Why is Punch Out!! the best game ever made? It is the most unadulterated, straightforward test of skill there is in video games. Consider that there are no power ups in this game. While other games allow you to enter a boss battle with a mushroom, extended life bars, rocket launchers, or some other type of power that helps you beat the boss, Punch Out!! asks you to beat every boss with nothing going in but your reflexes and trainer that really doesn’t know what he’s talking about half the time. Sure, you can find ways to earn stars that give you a power punch, but this is done by finding hidden weaknesses in each boxer. You need to work to find those during the fight.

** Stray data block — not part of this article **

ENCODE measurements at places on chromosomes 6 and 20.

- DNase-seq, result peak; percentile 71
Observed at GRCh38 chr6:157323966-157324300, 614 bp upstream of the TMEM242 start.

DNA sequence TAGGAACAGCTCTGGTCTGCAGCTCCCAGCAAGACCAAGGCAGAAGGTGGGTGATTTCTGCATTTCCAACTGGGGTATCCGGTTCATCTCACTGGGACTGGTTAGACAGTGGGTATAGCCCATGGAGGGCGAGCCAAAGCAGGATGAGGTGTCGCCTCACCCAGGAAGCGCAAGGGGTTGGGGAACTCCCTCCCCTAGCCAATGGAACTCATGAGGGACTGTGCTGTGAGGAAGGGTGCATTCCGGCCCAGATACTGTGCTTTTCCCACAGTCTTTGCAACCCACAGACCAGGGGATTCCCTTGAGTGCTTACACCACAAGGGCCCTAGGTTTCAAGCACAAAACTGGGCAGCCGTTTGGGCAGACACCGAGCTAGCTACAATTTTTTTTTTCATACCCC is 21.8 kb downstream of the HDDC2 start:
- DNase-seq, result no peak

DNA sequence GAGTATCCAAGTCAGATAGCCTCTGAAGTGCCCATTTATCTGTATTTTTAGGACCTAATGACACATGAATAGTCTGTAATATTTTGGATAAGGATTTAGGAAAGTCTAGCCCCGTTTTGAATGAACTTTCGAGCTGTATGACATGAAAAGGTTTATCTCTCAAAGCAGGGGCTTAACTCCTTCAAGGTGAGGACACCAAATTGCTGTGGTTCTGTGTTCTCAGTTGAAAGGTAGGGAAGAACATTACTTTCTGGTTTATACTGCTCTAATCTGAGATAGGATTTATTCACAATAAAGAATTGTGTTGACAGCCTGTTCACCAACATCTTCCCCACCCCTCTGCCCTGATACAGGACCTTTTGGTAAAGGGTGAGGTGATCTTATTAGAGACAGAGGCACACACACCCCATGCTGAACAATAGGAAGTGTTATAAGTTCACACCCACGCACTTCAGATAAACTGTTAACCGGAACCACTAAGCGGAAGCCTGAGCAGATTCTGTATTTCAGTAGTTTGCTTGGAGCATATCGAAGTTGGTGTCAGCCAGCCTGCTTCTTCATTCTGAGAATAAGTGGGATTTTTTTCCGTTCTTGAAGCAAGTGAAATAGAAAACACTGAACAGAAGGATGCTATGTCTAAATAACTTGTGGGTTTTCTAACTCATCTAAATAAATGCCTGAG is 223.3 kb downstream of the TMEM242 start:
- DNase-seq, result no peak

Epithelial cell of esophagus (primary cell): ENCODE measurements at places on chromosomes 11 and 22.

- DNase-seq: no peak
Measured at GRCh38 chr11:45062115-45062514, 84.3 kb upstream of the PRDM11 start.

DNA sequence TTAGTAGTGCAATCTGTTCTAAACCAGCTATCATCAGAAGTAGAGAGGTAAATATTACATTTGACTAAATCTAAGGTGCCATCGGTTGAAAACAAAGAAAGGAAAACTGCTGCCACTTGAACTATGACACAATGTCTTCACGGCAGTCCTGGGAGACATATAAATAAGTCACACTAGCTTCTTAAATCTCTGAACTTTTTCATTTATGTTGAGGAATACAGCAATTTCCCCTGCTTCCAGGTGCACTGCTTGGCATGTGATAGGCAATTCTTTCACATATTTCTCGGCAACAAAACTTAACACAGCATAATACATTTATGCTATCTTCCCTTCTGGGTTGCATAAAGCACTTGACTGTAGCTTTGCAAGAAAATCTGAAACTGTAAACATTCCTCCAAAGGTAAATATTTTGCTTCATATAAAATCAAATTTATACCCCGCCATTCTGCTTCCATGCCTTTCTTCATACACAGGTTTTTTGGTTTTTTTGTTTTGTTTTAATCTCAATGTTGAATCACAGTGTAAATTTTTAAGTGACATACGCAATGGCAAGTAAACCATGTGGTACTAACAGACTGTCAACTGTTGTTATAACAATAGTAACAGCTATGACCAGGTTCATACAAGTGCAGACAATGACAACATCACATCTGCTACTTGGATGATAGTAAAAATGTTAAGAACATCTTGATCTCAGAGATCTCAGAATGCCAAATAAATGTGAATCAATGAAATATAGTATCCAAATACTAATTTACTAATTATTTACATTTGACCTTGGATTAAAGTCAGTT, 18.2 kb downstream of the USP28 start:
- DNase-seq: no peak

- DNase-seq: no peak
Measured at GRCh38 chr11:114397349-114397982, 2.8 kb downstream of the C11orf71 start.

Exhibit B in my argument is the fact that this game is centered around boss battle after boss battle. There are no bonus rounds. There are no practice modes. The game simply puts you in front of a new boss and charges you with the task of finding out how to win. You have 3 dodge moves and four punches to choose from. It is 100% pure, beautiful, nerve racking gaming. By the time you get to the next boxer, you have earned absolutely nothing but the mental experience you earned from beating the last boxer. You have absolutely nothing, and you have everything you need to win.

For those reasons, defeating Mike Tyson (or Mr. Dream) is the biggest challenge in gaming, and Punch Out!! is the best game ever made.

  1. Portal 2